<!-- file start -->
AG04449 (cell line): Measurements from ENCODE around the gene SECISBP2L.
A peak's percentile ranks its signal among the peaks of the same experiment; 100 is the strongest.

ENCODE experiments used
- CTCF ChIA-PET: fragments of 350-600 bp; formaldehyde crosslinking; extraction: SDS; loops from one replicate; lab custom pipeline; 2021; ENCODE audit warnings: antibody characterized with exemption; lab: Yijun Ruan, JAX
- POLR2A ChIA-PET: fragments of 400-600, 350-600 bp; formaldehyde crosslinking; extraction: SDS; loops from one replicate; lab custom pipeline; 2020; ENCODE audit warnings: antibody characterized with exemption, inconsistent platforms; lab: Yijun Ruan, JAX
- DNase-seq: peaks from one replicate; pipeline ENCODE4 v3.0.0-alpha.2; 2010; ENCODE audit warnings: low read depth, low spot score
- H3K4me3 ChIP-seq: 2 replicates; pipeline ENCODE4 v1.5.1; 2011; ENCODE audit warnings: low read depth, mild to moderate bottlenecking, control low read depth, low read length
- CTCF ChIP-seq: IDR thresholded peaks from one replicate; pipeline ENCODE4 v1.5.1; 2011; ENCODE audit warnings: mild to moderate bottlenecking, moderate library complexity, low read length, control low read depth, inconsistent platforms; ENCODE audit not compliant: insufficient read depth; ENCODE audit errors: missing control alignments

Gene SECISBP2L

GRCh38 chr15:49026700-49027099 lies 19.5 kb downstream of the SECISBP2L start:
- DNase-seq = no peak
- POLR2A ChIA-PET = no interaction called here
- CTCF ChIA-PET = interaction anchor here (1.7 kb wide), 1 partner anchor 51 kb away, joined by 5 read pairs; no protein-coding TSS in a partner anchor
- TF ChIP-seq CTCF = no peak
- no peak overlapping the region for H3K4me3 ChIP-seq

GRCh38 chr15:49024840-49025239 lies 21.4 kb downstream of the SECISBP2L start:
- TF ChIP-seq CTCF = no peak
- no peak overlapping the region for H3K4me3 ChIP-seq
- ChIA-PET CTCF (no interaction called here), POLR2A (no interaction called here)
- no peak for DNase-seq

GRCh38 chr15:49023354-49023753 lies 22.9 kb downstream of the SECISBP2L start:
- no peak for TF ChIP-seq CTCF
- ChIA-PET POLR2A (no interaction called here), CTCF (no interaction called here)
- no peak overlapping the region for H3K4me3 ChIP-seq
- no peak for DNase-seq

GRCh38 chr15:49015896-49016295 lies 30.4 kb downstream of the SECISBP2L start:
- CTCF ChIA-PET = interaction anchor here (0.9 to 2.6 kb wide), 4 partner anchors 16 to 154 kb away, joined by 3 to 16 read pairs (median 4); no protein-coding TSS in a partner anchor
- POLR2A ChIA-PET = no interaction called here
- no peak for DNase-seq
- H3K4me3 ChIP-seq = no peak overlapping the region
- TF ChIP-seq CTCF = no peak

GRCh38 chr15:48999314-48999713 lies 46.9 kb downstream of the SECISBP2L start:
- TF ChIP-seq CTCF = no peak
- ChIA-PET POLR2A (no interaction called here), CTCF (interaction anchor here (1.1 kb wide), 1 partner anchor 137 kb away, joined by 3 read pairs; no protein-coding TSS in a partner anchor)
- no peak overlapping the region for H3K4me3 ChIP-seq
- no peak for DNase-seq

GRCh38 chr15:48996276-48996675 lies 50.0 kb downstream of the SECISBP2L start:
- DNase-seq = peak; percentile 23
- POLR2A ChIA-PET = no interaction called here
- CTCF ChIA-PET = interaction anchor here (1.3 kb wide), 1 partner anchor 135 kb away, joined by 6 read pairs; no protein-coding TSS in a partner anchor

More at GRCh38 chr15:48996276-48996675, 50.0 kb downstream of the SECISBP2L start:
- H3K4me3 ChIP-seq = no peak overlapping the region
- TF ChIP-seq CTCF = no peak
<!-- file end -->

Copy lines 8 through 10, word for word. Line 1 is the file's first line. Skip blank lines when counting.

- CTCF ChIP-seq: IDR thresholded peaks from one replicate; pipeline ENCODE4 v1.5.1; 2011; ENCODE audit warnings: mild to moderate bottlenecking, moderate library complexity, low read length, control low read depth, inconsistent platforms; ENCODE audit not compliant: insufficient read depth; ENCODE audit errors: missing control alignments

Gene SECISBP2L

GRCh38 chr15:49026700-49027099 lies 19.5 kb downstream of the SECISBP2L start: